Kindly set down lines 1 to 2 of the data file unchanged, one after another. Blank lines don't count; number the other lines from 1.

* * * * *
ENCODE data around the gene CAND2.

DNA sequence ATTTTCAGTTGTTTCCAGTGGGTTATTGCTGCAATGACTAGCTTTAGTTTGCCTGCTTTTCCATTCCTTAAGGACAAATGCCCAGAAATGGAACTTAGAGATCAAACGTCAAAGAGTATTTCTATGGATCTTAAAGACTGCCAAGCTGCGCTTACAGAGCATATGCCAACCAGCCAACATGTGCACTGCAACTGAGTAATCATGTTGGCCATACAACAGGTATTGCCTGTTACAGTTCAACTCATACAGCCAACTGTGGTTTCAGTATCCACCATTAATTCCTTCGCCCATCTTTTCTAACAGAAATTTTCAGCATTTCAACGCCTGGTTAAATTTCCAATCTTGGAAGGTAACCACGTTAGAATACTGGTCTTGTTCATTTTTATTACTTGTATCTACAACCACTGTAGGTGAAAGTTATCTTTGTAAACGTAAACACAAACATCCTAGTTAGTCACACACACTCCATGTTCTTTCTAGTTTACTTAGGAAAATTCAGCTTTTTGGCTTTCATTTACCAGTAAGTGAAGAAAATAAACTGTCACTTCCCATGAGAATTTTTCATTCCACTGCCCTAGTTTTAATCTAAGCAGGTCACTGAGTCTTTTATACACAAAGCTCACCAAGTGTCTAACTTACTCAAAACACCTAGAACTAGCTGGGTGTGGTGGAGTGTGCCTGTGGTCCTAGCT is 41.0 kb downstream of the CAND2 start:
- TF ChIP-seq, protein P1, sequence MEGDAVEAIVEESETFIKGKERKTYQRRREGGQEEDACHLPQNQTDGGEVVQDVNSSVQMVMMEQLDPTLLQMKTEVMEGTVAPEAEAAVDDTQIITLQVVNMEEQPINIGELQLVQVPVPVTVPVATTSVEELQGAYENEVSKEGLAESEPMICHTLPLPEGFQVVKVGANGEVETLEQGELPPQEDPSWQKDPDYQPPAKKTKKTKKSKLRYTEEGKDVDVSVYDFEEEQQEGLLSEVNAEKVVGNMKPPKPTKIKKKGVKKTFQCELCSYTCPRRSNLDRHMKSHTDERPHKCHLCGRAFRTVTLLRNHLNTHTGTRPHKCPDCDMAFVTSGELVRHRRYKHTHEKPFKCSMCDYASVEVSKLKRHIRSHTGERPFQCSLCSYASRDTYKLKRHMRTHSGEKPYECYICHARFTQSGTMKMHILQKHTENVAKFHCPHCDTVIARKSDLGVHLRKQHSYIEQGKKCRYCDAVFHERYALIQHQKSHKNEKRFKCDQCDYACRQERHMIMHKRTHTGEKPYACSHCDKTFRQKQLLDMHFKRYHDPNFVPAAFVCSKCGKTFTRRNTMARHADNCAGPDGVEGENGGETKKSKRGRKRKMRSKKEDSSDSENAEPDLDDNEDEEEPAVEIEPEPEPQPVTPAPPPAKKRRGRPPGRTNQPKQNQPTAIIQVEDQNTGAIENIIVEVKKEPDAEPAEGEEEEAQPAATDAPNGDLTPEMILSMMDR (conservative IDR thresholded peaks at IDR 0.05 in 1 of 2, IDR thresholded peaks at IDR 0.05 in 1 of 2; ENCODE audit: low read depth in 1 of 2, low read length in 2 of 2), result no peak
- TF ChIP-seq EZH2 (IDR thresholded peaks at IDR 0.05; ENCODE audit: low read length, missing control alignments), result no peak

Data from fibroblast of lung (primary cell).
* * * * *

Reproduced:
ENCODE data around the gene CAND2.

DNA sequence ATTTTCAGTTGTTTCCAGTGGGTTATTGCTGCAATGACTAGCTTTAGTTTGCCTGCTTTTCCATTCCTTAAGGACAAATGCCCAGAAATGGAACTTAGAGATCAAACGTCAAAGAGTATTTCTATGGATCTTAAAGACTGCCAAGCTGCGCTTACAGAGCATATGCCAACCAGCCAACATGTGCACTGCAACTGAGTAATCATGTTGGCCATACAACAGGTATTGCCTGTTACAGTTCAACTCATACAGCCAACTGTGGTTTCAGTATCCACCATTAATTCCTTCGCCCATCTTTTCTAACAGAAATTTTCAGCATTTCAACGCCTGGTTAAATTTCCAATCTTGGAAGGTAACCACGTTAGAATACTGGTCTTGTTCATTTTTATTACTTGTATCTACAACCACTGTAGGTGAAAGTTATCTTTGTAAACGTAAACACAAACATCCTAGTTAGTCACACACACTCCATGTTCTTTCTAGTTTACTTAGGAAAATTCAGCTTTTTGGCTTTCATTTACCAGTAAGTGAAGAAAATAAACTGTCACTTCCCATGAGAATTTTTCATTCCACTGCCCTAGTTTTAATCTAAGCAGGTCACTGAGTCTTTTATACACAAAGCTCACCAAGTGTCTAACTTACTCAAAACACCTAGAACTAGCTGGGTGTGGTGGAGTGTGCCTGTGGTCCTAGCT is 41.0 kb downstream of the CAND2 start: